Author's note: I got the idea of a controlling mother from the movie Titanic. I also love the idea of historical... Show full author's note »
"I wasn't brave enough"Mother and I got into the carriage and we were off to the party. The windows had their drapes over them, but the frigid December air still managed to get into the small compartment. I moved one of the curtains to close it more securely and saw a puppet show on the side of the street. There were children sitting in front of a small stage and laughing as a puppet moved up and down by the controlling strings of its master. I shivered and pulled my coat tighter around my shoulders.
We pulled up to our destination, and we could hear the sounds of laughter and music. The lights of the house shone like a beacon through the dark night, and despite my fear of whom I was meeting inside, I was eager to get next to a warm fire. Mother got out of the carriage first, and went immediately toward a group of her friends: more middle aged women who kept looking over their shoulders to make sure their own daughters weren’t getting into any trouble, and for fresh gossip. I despised the lot of them.
I took a breath and was about to step from the carriage when I heard our footman say, “You ‘ave three minutes, Tim.” I started at the name he uttered, and sure enough, Tim stepped into the carriage and pulled the door shut.
“Annie,” he whispered. His golden brown hair was falling into his brown eyes as always, and he gave me the grin I could not help but return.
“Oh, Tim, what are you doing here?” I asked him in a tired voice. “You know I am engaged.”
“I know,” he said mischievously. “But that doesn’t really matter to me and you know it.” He gave another grin; the kind of grin of someone caught doing something wrong by someone who won’t punish him.
I wrapped my arms around his neck suddenly, and cried into his shoulder. I couldn’t help myself. The weight of everything that was happening crashed down on me suddenly, and I was too much to bear. He brought his arms around me and rubbed my back in soothing strokes.
“Oh Anne, I’m so sorry,” he whispered into my hair. “I’m so sorry.”
“There’s nothing you can do, you don’t have anything to be sorry for,” I muttered. “I need to marry Ralph or else…” I was at a loss for words. I didn’t want to explain.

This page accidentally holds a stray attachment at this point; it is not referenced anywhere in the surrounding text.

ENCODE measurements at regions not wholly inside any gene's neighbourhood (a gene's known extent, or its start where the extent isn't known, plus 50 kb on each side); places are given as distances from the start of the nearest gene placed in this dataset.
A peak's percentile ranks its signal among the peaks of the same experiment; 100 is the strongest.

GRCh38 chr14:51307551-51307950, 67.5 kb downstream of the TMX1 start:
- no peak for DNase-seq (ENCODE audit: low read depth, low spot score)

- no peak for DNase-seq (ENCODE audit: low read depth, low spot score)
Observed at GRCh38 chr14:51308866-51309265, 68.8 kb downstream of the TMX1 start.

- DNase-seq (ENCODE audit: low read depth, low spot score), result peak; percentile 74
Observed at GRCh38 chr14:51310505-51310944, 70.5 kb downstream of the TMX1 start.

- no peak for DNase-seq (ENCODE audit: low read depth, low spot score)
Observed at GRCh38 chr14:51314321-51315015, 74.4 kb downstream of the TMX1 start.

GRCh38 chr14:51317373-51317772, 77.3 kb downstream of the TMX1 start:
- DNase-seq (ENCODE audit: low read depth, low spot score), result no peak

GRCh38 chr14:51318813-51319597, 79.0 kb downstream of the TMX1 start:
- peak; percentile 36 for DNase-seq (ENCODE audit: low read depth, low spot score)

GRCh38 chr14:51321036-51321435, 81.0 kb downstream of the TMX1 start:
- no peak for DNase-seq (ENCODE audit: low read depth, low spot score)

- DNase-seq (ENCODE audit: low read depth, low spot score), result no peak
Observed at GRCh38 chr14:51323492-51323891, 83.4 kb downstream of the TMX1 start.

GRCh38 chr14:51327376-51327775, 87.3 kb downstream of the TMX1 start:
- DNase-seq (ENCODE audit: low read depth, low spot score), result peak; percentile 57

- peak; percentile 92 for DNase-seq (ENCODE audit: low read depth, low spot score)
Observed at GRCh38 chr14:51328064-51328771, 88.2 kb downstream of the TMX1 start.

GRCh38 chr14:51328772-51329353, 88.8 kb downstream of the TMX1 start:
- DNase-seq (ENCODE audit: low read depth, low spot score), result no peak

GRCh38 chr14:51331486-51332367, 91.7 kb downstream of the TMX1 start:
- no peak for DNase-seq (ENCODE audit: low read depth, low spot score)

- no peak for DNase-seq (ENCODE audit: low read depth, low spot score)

“I know, I know,” he said soothingly. He was the only one who really did know; he was the only one I told everything to. I hugged him tighter and then pulled away to look at his face one last time.
“What if you didn’t go in there?” he asked suddenly. He lost his playful look; this was one of the few times I had seen him serious.
“What do you mean?” I asked.
“What if we ran away? Together? We could leave right now and never look back. We could go anywhere we wanted and start our own life together. We could both get jobs and send the money to your mother. She would be able to live, and so would you, and so would I. I don’t think I can live without you, Annie.” He finished his speech by looking into my eyes with the saddest and most desperate look you could see on a human, and for a moment, I saw it. I saw everything that he wanted in his brown eyes. We could build our own house. He could be an editor so he could write like he wanted to. I could sew dresses. We would make a lot of money, and I could send Mother the money she needed. Everyone would be happy. But as quickly as that vision came, it was gone again. I knew I couldn’t do it. I wasn’t brave enough.
“Tim…” I said, trying to find the right words, but I didn’t have to.
“I know, I know,” he said again. He knew me better than anyone in the world, and he would be my true love for all time; I knew that too.
I reached up to my neck and undid my favorite necklace. The gold shone slightly in the dark as I reached it out to him.
“I want you to take this, and always remember me,” I whispered to him. “Please, please never forget me.”
“As long as you promise to never forget me,” he whispered back.
“You know I never could.”
“I know.” He gave me my favorite grin one last time, kissed me one more time, and then left the carriage.